Examples: Pure Tropics by Parish Brewing Co., Holocene by Hudson Valley Brewery, Dudley Direct by Tired Hands Brewing Co., Vladimir Brutin by Cannonball Creek Brewing Co., Orange Whipped Dream by Cellarmaker Brewing Co.


Kicking & Screaming and Vliet by Threes Brewing

Non-Adjuncted Beers
If the last decade was one of excess and experimentation, there are some brewers that are hoping this year will bring drinkers back to the classic styles. The unadorned pale ales, the simple stouts and English milds, a Berliner weisse without adjuncts – or just beers without any adjuncts.

There’s an uphill battle for beer ahead thanks to the onslaught of hard seltzer as well as the fact that newer generations of drinkers, namely millennials and generation Z, are no longer category specific. While pushing the envelope is going to be important, there are some brewers who are hoping that an education in “Beer Style 101” will help consumers appreciate not only where beer is now, but also where it came from.

Brewers from Avery in Colorado and Three Chiefs in California have both said over the last few months that they would like to return to basics for their wood-aged beers. That means letting strong stouts sit in wood and just wood, without adjuncts like banana, vanilla or even bourbon. Appreciating the complex simplicity of some styles is where the brewers seem to be headed, and if their push for small-batch lagers is any indication, consumers will likely follow suit.

Examples: Kicking & Screaming and Vliet by Threes Brewing, Inside Our DNA by Carton Brewing Co., Sierra Nevada Pale Ale by Sierra Nevada Brewing Co., Marlene by Schneeeule Braueri, Mooey by Bonn Place Brewing Co.


Double IPL by von Trapp Brewing

India Pale Lager
This has been around for quite some time and there are some breweries that have done remarkable things with a generous amount of hops and crisp lager yeast. However, as lagers in general become more popular, it’s a good bet to see this style grow.

Not only was it added to the GABF style guidelines last year for the first time, but it’s also showing up more and more on menus as brewers try to bridge the gap between hoppy and crisp. The key is having both hallmarks of the style.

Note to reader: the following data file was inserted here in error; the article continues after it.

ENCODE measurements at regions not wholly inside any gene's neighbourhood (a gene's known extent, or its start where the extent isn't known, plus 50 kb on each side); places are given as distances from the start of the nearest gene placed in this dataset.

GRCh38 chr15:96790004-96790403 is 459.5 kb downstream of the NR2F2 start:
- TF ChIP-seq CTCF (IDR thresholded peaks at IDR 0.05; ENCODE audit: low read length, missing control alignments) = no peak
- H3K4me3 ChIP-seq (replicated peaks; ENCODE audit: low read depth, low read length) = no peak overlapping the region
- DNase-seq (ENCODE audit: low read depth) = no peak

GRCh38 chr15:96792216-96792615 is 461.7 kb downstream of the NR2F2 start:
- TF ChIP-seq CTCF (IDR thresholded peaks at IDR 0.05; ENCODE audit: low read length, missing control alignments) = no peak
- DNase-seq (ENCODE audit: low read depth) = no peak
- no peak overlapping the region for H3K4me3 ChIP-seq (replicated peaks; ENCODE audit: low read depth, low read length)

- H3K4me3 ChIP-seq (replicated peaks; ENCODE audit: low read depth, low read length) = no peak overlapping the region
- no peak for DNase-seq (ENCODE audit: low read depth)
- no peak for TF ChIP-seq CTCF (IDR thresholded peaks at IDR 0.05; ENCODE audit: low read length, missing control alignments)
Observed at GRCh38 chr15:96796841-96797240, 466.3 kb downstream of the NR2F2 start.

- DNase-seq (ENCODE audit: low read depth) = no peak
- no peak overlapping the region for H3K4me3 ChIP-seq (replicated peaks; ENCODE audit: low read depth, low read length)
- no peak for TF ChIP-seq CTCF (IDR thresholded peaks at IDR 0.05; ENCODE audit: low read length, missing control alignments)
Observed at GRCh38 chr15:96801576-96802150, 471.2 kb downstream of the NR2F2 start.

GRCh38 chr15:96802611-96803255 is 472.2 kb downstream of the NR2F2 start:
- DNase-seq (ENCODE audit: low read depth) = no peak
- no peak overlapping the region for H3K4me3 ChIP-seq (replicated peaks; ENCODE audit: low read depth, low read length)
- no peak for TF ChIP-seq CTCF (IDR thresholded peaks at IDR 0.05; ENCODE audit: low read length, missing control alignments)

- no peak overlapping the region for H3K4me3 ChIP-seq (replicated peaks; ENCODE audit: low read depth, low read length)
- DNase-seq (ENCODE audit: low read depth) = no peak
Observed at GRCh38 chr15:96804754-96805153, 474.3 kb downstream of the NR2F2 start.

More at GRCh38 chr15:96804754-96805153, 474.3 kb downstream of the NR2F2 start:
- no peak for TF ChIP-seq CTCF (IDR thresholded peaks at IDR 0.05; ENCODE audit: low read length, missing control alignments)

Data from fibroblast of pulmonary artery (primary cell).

Drinkers should expect a vibrant, snappy hop punch similar to west coast IPAs or American pale ales but with a crisp and slightly sweet note from the lager yeast. This means giving the beer the time it needs in the lagering tank to let the yeast develop the beer. Hop haze is OK, but chill haze shouldn’t be present.

This is a great hybrid beer to pick when you’re caught deciding between an IPA or a lager.

Examples: Double IPL by von Trapp Brewing, Citras Maximus by Gate City Brewing Co., Yeah Bouy by Logboat Brewing Co., Hazy River India Pale Lager by Pontoon Brewing, Calyptra by Jack’s Abby Craft Lagers


partake brewing beers on a table

Non-Alcoholic Beers
This last decade also saw a shift to craft producers releasing non-alcoholic beers. In step with the low-calorie and low-carb options, non-alcoholic beer makers are refining the process that had existed for years (and often turned out beers few wanted to drink willingly) and creating IPAs, stouts and even goses with little alcohol to be found.

Sales in the United States are still virtually non-existent against the rest of the category, but if we look to Europe where it’s currently 2 percent of the marketplace, there’s clearly demand and room to grow.

Examples: Special Effects by Brooklyn Brewery, Upside Dawn by Athletic Brewing Co., Blonde by Partake Brewing, Oatmeal Stout by Bravus Brewing Co., Nanny State by BrewDog


Seeing the Future
While we believe these trends to be a fairly good predictor of what will be popular in 2020, there will surely be some styles that come out of left field to shock the beer world with their uniqueness and flavor. Even with that being the case, craft beer is all about variety, so let’s welcome whatever new styles come our way in the new decade. As old favorites fade away (wherefore art thou Amber Ales), new styles swoop in and take their place, but it’s all a matter of choice. Enjoy your beer exploration in 2020!